These cases prompted these leaders, cutting across party lines, to come together and challenge the constitutionality of the criminal defamation provisions, as they realised that the very process of prosecution under these provisions constituted a punishment, even though they may be confident of proving their innocence after a protracted legal battle.

The Dipak Misra-P.C. Pant bench has held that the right to reputation is an insegregable part of Article 21 of the Constitution, guaranteeing right to life and liberty, relying on a similar submission made by the Central government during the hearing. The government argued through the Attorney General, Mukul Rohatgi, that the reputation of a person was an integral part of his sublime frame and that a dent in it was a rupture of a person’s dignity which negated and infringed on fundamental values of citizenry rights. Thus viewed, the right enshrined under Article 19(1) (a) could not be allowed to brush away the right engrafted under Article 21; but there had to be balancing of rights, the Attorney Geneal contended.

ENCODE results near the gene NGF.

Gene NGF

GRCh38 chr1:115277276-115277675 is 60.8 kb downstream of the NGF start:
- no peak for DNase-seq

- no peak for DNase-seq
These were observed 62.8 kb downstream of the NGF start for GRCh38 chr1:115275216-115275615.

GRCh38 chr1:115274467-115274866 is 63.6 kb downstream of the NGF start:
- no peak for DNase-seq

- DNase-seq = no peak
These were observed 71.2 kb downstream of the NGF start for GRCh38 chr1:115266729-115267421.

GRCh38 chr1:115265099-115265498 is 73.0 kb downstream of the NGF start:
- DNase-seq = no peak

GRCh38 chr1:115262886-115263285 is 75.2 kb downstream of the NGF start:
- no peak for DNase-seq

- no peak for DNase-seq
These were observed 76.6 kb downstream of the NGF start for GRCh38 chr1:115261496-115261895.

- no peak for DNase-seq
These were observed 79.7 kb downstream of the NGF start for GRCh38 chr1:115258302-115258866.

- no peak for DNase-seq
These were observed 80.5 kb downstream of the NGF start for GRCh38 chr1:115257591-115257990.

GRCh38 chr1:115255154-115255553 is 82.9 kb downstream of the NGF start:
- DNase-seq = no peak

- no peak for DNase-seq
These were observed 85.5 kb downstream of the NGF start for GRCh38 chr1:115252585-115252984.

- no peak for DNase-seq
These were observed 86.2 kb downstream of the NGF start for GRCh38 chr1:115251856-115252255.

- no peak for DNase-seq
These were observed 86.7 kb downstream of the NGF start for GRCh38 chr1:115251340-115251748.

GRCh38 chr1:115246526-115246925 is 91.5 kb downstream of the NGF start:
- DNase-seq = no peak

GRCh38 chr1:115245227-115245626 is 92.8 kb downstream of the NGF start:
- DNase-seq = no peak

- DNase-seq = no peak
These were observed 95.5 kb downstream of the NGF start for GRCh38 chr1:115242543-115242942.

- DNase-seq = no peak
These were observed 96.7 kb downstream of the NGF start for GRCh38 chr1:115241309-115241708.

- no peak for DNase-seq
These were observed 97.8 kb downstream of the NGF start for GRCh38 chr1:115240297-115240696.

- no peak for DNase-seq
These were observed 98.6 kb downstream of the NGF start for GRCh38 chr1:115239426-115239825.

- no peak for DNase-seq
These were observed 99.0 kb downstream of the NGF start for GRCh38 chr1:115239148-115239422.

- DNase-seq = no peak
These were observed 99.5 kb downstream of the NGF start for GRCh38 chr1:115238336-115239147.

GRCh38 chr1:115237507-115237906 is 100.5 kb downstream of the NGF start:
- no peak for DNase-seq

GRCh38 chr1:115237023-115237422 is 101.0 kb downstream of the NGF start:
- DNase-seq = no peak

The government further argued that defamation under criminal law and civil law operated in different spheres, that monetary damage under civil law was not the only remedy, and that it was not always adequate. The government, in addition, also suggested that the freedom of speech could not be allowed to have a numbing effect on individual dignity, which was an integral part of Article 21. This position of the government was in striking contrast to its stand in the Aadhaar case before another bench that the right to privacy was not a fundamental right. Because of the government’s insistence, the case was referred to a Constitution Bench by a three-judge bench of the Supreme Court last year.

It was argued by P.P. Rao, counsel for Rahul Gandhi, that defamation, which is basically a dispute between two private individuals, cannot become a facet of the term criminal defamation as used in Article 19(2) of the Constitution because there cannot be a constitutional protection for such an action. This argument, however, failed to impress the bench.

Reputation being an inherent component of Article 21, the bench reasoned, it should not be sullied solely because another individual could have his freedom. It is not a restriction that had an inevitable consequence which impaired circulation of thoughts and ideas, the bench held. The provisions dealing with criminal defamation, the bench said, enabled a person to retrieve and redeem his reputation.